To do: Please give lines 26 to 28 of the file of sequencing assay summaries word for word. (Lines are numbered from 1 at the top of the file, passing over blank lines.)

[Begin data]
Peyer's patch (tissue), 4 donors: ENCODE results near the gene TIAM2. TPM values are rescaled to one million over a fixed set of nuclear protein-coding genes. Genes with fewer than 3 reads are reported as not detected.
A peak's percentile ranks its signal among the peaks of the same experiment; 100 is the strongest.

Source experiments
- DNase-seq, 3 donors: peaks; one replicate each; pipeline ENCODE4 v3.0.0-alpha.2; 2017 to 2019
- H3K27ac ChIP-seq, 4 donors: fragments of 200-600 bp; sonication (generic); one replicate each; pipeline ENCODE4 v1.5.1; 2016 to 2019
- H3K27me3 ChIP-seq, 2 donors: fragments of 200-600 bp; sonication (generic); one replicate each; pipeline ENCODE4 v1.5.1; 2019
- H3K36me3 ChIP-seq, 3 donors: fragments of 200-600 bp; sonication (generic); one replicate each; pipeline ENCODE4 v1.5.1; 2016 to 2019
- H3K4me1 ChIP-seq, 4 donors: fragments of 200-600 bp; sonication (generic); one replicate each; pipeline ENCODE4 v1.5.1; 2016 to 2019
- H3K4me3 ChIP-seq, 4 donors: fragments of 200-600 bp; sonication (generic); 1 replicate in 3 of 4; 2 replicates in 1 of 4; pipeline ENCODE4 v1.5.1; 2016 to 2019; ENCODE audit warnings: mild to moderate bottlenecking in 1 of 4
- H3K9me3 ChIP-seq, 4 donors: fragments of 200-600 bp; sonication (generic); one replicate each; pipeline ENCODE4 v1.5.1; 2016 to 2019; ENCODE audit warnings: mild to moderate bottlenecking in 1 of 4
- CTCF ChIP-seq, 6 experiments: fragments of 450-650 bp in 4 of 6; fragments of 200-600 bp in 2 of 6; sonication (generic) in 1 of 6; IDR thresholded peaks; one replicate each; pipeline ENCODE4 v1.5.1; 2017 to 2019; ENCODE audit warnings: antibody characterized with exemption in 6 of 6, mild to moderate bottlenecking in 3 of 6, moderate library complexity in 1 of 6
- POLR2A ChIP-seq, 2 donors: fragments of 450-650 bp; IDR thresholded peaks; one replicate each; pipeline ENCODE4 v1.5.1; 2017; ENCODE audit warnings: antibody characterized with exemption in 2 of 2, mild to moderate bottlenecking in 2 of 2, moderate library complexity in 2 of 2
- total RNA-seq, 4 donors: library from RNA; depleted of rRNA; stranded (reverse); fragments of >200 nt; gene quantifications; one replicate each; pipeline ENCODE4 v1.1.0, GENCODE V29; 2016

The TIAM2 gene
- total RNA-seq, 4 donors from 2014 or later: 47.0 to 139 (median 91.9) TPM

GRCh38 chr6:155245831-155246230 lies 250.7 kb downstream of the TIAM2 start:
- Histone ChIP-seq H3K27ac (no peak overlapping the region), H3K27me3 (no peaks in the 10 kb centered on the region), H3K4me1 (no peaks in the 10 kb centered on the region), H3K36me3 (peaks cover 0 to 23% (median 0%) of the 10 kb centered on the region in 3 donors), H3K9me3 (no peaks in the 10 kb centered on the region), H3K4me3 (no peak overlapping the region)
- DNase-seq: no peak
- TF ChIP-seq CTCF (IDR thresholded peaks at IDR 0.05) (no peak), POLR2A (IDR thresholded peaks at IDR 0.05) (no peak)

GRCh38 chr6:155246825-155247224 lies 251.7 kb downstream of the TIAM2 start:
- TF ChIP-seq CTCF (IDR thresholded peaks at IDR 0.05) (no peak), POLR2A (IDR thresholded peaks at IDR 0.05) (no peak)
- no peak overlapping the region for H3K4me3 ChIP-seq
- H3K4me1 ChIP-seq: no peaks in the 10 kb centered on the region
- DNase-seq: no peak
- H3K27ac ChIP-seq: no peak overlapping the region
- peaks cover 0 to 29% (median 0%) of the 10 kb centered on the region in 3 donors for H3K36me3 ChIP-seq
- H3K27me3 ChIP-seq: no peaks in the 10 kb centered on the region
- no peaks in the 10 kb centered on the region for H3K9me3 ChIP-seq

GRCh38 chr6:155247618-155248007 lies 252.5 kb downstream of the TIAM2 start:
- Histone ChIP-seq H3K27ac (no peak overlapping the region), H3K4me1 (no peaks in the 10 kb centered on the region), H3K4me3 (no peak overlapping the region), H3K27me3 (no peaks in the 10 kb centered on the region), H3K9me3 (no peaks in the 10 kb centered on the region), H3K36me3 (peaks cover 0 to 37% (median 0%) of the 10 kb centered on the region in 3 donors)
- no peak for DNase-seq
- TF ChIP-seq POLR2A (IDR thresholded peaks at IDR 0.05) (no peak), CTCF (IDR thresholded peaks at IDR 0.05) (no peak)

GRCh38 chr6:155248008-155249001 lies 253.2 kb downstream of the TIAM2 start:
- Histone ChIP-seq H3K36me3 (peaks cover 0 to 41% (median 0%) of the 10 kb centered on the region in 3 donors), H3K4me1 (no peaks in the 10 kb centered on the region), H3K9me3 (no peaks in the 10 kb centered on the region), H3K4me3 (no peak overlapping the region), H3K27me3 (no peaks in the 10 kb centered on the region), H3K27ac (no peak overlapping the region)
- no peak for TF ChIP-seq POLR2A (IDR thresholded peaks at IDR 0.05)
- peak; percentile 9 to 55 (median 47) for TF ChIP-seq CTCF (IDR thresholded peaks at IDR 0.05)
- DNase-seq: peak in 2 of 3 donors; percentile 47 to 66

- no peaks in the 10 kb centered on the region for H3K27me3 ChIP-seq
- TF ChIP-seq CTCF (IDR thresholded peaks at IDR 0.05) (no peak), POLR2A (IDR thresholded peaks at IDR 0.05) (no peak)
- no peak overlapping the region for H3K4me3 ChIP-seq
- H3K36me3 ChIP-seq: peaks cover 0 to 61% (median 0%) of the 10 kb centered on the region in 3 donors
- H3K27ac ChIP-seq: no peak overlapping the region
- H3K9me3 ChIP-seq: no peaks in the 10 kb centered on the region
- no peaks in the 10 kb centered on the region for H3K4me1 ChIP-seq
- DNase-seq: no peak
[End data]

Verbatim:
- peaks cover 0 to 29% (median 0%) of the 10 kb centered on the region in 3 donors for H3K36me3 ChIP-seq
- H3K27me3 ChIP-seq: no peaks in the 10 kb centered on the region
- no peaks in the 10 kb centered on the region for H3K9me3 ChIP-seq